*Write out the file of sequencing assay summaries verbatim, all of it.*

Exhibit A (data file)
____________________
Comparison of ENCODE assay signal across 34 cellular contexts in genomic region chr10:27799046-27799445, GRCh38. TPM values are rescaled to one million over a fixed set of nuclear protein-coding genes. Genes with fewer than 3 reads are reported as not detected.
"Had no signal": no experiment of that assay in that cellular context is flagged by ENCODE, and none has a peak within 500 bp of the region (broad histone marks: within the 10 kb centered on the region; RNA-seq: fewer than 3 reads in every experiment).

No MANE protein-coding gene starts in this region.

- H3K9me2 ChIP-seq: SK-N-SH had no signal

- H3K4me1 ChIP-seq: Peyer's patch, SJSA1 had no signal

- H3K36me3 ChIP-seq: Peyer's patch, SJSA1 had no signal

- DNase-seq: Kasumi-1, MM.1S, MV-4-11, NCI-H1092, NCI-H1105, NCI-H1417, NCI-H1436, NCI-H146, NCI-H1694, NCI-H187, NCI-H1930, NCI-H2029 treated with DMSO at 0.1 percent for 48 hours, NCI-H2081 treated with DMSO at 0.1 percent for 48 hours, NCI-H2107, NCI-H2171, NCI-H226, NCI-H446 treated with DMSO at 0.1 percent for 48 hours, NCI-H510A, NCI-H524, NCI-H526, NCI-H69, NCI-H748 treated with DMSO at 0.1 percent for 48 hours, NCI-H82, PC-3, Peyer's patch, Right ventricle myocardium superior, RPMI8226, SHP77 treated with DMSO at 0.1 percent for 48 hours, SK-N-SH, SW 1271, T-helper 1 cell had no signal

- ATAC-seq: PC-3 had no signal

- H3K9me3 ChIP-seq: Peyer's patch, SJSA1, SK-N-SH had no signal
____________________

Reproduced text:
Comparison of ENCODE assay signal across 34 cellular contexts in genomic region chr10:27799046-27799445, GRCh38. TPM values are rescaled to one million over a fixed set of nuclear protein-coding genes. Genes with fewer than 3 reads are reported as not detected.
"Had no signal": no experiment of that assay in that cellular context is flagged by ENCODE, and none has a peak within 500 bp of the region (broad histone marks: within the 10 kb centered on the region; RNA-seq: fewer than 3 reads in every experiment).

No MANE protein-coding gene starts in this region.

- H3K9me2 ChIP-seq: SK-N-SH had no signal

- H3K4me1 ChIP-seq: Peyer's patch, SJSA1 had no signal

- H3K36me3 ChIP-seq: Peyer's patch, SJSA1 had no signal

- DNase-seq: Kasumi-1, MM.1S, MV-4-11, NCI-H1092, NCI-H1105, NCI-H1417, NCI-H1436, NCI-H146, NCI-H1694, NCI-H187, NCI-H1930, NCI-H2029 treated with DMSO at 0.1 percent for 48 hours, NCI-H2081 treated with DMSO at 0.1 percent for 48 hours, NCI-H2107, NCI-H2171, NCI-H226, NCI-H446 treated with DMSO at 0.1 percent for 48 hours, NCI-H510A, NCI-H524, NCI-H526, NCI-H69, NCI-H748 treated with DMSO at 0.1 percent for 48 hours, NCI-H82, PC-3, Peyer's patch, Right ventricle myocardium superior, RPMI8226, SHP77 treated with DMSO at 0.1 percent for 48 hours, SK-N-SH, SW 1271, T-helper 1 cell had no signal

- ATAC-seq: PC-3 had no signal

- H3K9me3 ChIP-seq: Peyer's patch, SJSA1, SK-N-SH had no signal